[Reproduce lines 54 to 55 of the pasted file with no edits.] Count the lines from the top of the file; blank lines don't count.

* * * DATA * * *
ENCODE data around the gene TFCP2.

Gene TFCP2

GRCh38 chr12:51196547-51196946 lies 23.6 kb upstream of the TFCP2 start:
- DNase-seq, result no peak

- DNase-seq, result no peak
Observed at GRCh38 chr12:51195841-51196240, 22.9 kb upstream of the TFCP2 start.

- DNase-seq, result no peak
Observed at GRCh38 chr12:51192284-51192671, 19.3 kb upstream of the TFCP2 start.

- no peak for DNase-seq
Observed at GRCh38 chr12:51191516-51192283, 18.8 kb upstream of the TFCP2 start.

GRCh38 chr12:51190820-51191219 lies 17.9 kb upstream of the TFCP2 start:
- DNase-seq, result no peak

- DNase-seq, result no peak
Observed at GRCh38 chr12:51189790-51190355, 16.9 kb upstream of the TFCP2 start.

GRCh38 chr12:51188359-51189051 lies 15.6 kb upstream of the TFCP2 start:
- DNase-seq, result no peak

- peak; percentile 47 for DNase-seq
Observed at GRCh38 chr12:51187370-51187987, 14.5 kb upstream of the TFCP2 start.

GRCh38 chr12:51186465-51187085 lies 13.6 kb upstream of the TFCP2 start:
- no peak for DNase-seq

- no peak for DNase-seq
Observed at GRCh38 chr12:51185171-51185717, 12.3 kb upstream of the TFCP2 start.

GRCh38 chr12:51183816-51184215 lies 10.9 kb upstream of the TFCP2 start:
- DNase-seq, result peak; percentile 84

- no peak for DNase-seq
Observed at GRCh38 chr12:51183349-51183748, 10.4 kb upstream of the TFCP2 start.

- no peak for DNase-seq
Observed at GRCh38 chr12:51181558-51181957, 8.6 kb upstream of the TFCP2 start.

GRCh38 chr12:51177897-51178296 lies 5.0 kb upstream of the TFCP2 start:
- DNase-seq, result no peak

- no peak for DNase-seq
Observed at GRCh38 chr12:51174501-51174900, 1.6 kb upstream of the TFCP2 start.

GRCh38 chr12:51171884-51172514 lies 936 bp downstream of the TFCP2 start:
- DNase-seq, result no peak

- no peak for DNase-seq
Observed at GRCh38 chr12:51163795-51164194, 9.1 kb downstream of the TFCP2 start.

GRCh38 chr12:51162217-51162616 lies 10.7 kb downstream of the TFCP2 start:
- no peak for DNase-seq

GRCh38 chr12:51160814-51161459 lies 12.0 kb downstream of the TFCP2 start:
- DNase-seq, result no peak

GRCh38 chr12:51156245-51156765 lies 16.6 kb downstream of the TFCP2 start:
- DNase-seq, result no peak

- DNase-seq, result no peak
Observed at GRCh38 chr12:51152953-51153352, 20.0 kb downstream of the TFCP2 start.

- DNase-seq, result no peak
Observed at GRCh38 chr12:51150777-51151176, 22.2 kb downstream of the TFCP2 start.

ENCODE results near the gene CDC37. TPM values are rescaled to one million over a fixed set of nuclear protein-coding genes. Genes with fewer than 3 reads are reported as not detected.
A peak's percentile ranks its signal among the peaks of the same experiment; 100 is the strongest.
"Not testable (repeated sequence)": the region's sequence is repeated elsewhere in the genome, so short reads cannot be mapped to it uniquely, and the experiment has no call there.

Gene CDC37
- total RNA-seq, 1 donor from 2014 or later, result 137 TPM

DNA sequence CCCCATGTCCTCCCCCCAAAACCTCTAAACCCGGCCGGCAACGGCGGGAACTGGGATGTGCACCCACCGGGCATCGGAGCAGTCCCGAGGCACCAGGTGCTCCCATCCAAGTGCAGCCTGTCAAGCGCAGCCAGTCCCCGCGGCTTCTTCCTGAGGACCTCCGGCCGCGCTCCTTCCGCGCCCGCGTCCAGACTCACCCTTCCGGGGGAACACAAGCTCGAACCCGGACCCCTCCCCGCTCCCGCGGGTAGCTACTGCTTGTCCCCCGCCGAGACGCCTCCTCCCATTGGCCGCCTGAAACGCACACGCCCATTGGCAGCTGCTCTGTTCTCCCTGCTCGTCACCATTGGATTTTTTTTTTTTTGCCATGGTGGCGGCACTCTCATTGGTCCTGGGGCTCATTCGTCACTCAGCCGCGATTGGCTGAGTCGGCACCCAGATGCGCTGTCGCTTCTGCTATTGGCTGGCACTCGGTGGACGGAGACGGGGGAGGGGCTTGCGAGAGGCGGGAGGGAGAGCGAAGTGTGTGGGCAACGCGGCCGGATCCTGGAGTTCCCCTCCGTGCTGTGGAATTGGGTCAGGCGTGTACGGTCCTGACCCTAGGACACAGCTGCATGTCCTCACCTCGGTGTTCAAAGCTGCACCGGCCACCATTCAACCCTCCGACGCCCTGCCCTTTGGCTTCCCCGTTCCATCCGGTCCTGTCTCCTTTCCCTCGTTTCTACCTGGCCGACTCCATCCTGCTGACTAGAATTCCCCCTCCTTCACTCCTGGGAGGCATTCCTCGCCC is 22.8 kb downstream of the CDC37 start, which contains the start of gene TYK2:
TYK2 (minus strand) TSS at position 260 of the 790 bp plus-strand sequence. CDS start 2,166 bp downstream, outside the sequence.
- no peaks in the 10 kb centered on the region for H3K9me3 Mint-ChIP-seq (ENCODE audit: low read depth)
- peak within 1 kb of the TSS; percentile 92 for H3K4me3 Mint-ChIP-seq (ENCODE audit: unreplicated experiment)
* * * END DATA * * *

- no peaks in the 10 kb centered on the region for H3K9me3 Mint-ChIP-seq (ENCODE audit: low read depth)
- peak within 1 kb of the TSS; percentile 92 for H3K4me3 Mint-ChIP-seq (ENCODE audit: unreplicated experiment)